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California Court of Appeal: Traffic Stop Prolonged for Drug Dog Sniff Search Unrelated to ‘Mission’ of Stop Violates Fourth Amendment

by Anthony W. Accurso

The Court of Appeal of California, Fourth Appellate District, overturned the denial of a defendant’s motion to suppress, holding that the officer impermissibly extended a traffic stop to conduct a drug dog sniff around the exterior of the defendant’s vehicle.

Officer Anthony McGlade of the Anaheim Police Department received a tip about a black pickup truck that “had acted suspiciously” around the Tampico motel, where “drug trafficking was a problem.” No further details were provided other than that vague statement.

McGlade was on duty with Titan, a narcotics detection dog. He located and followed the suspect vehicle until the driver allegedly executed an improper lane change, and he initiated a traffic stop, activating his body camera.

McGlade made contact with the driver, Joseph Gyorgy. He obtained Gyorgy’s California driver’s license but then proceeded to ask him “several questions, including whether Gyorgy was on probation or parole, whether he was a narcotics or sex registrant, whether he had any needles or sharp objects in the truck, and whether he had any weapons or drugs in the truck.” Importantly, according to the record, other than obtaining Gyorgy’s driver’s license, there is no indication that McGlade or any other officer on scene performed any activity related to the initial purported justification for the traffic stop, viz., the alleged “unsafe” lane change in violation of Veh. Code § 22107.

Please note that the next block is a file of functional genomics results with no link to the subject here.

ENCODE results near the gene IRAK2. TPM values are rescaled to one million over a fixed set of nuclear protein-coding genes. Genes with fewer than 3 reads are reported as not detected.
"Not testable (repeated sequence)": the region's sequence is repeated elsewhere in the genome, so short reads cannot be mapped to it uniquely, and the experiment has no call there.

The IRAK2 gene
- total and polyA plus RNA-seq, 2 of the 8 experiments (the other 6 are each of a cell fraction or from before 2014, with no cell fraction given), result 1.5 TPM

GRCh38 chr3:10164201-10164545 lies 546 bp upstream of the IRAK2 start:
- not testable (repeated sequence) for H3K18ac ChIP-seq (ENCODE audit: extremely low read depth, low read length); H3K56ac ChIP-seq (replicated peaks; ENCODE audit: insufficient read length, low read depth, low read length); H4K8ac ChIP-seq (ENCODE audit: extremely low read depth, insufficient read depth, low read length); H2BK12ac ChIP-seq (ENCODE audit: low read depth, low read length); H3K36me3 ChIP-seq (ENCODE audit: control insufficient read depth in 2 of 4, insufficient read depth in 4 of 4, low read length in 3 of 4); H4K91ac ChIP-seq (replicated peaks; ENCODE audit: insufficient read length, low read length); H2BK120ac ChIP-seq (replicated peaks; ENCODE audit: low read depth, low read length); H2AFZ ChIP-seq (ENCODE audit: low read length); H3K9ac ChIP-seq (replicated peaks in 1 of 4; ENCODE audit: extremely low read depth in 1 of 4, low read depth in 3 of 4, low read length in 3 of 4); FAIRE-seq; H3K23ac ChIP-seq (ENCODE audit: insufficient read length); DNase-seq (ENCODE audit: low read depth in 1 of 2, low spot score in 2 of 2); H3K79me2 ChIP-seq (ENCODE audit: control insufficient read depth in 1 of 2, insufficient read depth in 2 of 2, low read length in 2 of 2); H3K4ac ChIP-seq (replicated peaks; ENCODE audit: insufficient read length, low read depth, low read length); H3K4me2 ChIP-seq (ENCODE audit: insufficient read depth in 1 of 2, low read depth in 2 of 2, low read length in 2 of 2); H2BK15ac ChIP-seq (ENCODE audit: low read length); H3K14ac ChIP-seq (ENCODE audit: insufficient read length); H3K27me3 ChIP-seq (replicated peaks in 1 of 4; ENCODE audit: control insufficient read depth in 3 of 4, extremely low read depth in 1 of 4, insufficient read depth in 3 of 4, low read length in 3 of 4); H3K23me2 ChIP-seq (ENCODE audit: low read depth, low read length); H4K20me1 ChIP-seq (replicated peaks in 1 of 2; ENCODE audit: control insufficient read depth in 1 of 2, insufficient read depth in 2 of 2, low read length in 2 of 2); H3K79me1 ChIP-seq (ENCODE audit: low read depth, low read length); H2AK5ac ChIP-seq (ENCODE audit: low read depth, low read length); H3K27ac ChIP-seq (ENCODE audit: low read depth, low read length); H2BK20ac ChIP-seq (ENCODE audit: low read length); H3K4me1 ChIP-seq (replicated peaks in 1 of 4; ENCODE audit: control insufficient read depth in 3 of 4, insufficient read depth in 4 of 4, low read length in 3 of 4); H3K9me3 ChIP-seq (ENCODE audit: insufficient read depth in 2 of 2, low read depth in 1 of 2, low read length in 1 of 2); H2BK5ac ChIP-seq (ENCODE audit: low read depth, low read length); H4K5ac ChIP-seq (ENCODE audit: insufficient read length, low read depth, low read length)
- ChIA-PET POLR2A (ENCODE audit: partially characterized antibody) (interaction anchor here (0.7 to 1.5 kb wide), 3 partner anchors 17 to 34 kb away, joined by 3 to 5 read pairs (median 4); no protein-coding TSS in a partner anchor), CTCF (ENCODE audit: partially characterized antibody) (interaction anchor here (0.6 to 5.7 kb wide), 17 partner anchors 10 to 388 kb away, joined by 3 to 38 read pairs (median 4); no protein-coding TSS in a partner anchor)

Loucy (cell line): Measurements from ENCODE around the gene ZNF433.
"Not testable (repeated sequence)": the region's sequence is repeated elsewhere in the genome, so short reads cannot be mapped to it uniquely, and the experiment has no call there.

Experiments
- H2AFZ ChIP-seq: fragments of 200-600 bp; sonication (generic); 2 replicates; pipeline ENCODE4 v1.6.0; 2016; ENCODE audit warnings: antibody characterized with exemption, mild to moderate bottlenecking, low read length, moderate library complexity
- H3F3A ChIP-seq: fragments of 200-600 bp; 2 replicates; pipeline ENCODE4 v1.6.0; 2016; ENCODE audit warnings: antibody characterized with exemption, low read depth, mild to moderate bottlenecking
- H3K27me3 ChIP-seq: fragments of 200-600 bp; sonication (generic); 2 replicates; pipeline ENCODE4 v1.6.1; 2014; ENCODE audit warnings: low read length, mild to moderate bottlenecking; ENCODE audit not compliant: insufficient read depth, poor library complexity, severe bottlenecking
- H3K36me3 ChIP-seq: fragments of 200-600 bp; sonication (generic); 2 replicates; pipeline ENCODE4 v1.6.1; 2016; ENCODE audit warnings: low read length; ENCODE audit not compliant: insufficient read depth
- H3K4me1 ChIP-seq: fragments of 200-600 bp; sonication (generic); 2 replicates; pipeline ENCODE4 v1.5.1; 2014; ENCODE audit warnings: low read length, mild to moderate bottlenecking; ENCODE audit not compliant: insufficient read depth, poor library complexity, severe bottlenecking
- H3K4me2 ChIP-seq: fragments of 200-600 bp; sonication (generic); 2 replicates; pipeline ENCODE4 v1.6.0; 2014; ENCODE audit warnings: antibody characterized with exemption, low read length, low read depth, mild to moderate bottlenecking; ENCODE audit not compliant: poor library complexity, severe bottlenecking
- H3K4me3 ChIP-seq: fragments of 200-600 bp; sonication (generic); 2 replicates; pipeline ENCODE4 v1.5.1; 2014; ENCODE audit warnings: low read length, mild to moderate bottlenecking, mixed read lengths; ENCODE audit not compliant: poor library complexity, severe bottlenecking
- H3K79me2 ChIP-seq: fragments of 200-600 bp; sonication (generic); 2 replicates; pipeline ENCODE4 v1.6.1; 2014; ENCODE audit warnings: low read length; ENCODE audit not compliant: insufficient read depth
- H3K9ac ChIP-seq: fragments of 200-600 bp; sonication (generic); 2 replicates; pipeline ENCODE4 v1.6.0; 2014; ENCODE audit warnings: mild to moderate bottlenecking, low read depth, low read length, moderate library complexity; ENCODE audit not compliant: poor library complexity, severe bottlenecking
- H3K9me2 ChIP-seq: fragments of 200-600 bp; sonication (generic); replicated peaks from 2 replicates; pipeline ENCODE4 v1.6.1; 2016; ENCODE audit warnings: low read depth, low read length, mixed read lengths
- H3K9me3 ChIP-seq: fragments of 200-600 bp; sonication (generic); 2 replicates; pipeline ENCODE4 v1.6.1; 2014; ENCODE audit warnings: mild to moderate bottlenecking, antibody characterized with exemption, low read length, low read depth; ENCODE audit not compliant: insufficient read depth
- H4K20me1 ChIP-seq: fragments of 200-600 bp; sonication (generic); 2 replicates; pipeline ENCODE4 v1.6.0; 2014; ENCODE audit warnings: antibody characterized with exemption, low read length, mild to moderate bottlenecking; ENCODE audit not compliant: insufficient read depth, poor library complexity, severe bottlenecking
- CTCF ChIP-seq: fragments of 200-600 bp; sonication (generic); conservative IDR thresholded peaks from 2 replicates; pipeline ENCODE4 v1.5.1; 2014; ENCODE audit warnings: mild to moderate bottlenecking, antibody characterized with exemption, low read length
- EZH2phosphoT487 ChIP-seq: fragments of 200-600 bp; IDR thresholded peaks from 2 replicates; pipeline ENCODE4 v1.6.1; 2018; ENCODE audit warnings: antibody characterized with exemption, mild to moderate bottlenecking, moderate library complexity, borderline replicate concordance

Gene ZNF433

Upon learning that Gyorgy was a registered sex offender, McGlade initiated a line of questioning about his living situation, eventually eliciting that Gyorgy had been at hotels in Anaheim for the last two nights.

“About four or five minutes in[to]” the stop, McGlade ordered Gyorgy out of the vehicle for a pat search, then deferred the pat search until a second officer, John Pasqualucci, arrived. After the pat search revealed nothing incriminating, McGlade informed him Titan would perform an exterior sniff of his truck. Gyorgy objected to the search, but McGlade declared, “It really doesn’t matter what you think. I have the right to be able to do this.” In preparation for Titan’s sniff search, Gyorgy removed his small dog from the cabin of the truck.